One of the things that confuses new Japanese learners is the concept of okurigana. As with everytthing else, we will not write an exhaustive treatise on this topic, but there are a few details we think it would be beneficial to understand.
First, let’s define okurigana: Okurigana are the characters that trail the kanji in a word. For example, the word 好きな (sukina, meaning “like”, as in “I like you” or “I have like for you”) has two okurigana. the first character, 好, is the base kanji. The other two characters, きな, are the okurigana. These are syllables added to the end of the kanji.
There are a few things to note about okurigana.
The first thing is that they are absolutely required for the word. One might ask why you can’t just use the kanji 好 to mean like? That’s because that’s not a word. It’s the root of a word. It provides the core of meaning that the okurigana provide context for. So 好 means “like”, but 好きな is a na-adjective meaning “to have like for”. But the really important concept is that 好きな is a word. Not the kanji, not the okurigana. Both together create a word.
The second thing is that a Japanese word (as opposed to a jyukugo, or Chinese word imported into Japanese) will always contain zero or more okurigana, and there can never be two kanji separated by okurigana as one word (an exception is a compound Japanese word, such as 鳴り響く (なりひびく). Because these are two words, each with okurigana, they can be put together to make one word). One Japanese word is one kanji and zero or more okurigana. (Two or more kanji together with no okurigana is a jyukugo, and those follow different rules).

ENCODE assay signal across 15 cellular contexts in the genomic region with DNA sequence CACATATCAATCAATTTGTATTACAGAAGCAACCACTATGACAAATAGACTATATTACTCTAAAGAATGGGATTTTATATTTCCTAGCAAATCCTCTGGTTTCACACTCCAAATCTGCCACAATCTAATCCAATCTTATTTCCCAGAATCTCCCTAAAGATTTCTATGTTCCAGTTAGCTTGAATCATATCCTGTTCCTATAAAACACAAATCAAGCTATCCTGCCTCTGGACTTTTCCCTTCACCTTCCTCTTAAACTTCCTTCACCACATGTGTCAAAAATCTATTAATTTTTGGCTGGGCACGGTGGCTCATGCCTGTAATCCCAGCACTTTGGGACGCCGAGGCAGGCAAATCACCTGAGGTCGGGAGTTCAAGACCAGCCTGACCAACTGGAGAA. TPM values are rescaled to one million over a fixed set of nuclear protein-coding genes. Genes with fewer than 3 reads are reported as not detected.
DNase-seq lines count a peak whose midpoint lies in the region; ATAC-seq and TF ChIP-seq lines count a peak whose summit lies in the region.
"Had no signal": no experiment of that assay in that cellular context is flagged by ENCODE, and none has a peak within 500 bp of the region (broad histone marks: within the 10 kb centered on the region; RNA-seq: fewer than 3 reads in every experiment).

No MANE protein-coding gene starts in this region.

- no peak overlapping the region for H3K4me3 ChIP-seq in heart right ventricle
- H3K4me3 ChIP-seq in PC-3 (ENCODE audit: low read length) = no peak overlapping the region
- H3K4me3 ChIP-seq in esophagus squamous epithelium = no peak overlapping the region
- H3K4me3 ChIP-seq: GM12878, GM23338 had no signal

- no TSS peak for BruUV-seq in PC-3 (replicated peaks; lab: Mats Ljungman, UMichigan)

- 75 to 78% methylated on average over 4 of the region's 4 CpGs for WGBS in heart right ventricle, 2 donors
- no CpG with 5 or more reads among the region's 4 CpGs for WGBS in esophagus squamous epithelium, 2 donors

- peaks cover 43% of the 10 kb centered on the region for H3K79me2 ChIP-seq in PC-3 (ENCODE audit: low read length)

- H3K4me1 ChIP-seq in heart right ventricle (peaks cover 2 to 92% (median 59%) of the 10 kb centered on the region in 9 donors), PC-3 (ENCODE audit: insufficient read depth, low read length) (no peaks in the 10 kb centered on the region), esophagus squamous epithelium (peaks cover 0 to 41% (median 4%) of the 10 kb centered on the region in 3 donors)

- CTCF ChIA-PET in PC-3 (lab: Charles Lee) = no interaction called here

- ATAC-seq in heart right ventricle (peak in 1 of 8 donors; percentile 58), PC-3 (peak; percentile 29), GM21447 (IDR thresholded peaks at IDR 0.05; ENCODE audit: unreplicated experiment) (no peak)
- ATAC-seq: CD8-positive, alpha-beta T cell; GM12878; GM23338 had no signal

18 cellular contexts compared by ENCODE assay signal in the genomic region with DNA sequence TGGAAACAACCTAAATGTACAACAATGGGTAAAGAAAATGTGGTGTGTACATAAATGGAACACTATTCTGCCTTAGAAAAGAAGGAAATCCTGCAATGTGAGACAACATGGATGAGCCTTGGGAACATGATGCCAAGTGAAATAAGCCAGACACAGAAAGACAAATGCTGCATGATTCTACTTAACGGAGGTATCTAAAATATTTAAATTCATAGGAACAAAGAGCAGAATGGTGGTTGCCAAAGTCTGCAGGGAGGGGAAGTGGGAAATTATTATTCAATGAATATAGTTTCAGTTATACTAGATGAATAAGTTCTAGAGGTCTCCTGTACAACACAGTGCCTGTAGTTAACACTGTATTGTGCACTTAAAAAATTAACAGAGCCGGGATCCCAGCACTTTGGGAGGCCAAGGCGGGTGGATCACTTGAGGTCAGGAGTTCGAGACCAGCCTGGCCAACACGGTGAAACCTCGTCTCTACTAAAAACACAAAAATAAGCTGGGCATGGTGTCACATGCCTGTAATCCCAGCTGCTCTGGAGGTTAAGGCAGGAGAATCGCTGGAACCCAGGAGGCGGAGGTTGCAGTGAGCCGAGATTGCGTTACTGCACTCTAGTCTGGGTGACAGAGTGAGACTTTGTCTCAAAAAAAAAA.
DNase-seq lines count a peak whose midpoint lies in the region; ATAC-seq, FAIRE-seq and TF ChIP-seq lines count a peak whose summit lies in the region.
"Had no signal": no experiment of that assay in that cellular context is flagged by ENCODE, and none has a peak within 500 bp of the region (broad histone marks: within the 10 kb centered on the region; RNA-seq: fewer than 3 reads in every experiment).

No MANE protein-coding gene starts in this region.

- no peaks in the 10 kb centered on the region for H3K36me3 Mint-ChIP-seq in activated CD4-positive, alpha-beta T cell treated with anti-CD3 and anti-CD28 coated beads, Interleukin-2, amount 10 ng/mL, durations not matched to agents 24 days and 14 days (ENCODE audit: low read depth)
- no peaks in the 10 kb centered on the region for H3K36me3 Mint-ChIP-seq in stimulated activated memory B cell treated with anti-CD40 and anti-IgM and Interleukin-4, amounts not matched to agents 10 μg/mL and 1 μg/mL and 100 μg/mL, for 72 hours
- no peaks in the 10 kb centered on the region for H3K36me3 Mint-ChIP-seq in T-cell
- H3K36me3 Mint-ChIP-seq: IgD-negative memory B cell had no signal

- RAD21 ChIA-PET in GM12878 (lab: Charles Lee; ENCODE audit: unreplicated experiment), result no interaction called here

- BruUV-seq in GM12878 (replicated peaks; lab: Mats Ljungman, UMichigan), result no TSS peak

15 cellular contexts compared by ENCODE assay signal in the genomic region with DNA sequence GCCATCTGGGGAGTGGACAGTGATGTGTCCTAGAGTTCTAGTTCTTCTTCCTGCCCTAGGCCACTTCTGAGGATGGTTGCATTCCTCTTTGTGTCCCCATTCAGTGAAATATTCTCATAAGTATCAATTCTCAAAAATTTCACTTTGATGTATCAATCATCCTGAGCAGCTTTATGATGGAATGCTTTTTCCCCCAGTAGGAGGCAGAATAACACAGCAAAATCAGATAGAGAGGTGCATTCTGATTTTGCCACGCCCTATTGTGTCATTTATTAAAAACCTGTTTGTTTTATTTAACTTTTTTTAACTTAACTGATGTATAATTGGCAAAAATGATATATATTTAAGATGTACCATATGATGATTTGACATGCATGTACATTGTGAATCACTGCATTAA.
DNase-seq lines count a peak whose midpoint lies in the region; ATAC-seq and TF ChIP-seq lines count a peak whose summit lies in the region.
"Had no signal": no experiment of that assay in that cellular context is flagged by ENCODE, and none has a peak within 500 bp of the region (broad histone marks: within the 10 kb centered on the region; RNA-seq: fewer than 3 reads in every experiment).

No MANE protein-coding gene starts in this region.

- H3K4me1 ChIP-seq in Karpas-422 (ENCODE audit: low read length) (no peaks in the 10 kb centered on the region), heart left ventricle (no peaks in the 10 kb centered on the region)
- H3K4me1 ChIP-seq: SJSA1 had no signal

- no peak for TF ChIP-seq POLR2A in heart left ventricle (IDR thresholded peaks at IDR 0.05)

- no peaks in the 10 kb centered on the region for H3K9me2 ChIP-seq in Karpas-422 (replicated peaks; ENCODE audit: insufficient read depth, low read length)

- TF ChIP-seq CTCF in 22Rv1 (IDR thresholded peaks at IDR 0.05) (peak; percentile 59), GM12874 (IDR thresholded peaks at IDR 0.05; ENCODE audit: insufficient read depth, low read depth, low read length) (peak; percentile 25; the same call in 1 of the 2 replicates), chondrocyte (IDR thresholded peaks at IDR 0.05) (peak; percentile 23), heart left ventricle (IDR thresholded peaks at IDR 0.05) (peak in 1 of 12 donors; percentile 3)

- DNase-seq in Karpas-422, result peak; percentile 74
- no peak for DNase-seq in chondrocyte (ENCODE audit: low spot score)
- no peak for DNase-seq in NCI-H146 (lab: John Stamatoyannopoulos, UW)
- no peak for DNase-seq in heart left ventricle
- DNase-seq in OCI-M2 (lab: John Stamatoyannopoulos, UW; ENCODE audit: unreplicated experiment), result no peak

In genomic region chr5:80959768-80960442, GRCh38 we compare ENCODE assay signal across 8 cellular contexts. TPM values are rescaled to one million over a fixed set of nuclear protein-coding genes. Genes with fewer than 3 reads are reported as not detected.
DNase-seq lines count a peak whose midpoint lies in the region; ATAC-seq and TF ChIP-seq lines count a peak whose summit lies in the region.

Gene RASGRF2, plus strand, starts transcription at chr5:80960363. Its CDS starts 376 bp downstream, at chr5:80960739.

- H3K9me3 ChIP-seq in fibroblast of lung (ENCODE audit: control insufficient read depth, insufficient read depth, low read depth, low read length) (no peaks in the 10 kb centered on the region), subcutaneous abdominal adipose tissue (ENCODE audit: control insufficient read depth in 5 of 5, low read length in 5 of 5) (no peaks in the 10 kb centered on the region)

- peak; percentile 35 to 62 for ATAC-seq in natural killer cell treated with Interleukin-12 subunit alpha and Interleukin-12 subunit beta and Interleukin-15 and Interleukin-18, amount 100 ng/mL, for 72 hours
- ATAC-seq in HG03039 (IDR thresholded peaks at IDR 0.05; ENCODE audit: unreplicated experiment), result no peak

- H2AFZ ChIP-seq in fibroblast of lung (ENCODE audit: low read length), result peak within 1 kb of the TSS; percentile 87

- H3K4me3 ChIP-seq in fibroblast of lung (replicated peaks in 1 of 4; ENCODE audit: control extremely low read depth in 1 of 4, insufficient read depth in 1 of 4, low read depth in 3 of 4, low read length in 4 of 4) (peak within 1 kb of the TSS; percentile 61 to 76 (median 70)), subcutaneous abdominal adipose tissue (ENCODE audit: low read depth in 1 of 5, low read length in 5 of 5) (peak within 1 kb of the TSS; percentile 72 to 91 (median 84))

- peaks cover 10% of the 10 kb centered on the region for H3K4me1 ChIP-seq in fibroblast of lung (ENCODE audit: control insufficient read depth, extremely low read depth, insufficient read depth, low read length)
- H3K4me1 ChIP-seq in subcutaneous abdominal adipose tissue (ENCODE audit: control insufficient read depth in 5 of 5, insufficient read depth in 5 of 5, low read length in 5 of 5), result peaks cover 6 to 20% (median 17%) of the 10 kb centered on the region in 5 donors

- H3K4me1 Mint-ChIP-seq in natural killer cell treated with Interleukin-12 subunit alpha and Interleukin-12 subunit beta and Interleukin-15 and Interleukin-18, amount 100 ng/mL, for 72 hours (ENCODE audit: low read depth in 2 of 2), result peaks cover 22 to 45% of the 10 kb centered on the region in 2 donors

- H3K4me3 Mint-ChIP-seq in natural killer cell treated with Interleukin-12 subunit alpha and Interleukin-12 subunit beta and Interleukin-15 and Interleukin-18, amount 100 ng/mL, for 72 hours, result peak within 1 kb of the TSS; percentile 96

The third thing – and here’s the thing that we think will help you the most – is that one Japanese word – that is, one combination of kanji and okurigana – will always have the kanji be read the same. While a kanji may have different readings, when informed by specific okurigana, the kanji reading will always be the same. Take, for example, the word, 生まれ (birthplace). Because of the two okurigana, you know that the reading of 生 is う. That will never change. In different words (生活, seikatsu, personal life) the kanji may have a different reading, but the okurigana for 生まれ inform us that the pronunciation of the kanji is う.
So when you are learning a Japanese word, don’t treat the okurigana as if they are an afterthought. They are as much a part of the word as the kanji.